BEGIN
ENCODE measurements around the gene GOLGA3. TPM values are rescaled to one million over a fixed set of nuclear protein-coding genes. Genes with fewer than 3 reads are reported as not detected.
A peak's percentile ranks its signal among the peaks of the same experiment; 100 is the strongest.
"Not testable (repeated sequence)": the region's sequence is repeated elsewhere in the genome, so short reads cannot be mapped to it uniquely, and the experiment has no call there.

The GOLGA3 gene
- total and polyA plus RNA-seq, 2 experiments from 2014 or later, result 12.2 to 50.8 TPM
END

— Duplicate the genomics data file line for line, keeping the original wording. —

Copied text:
ENCODE measurements around the gene GOLGA3. TPM values are rescaled to one million over a fixed set of nuclear protein-coding genes. Genes with fewer than 3 reads are reported as not detected.
A peak's percentile ranks its signal among the peaks of the same experiment; 100 is the strongest.
"Not testable (repeated sequence)": the region's sequence is repeated elsewhere in the genome, so short reads cannot be mapped to it uniquely, and the experiment has no call there.

The GOLGA3 gene
- total and polyA plus RNA-seq, 2 experiments from 2014 or later, result 12.2 to 50.8 TPM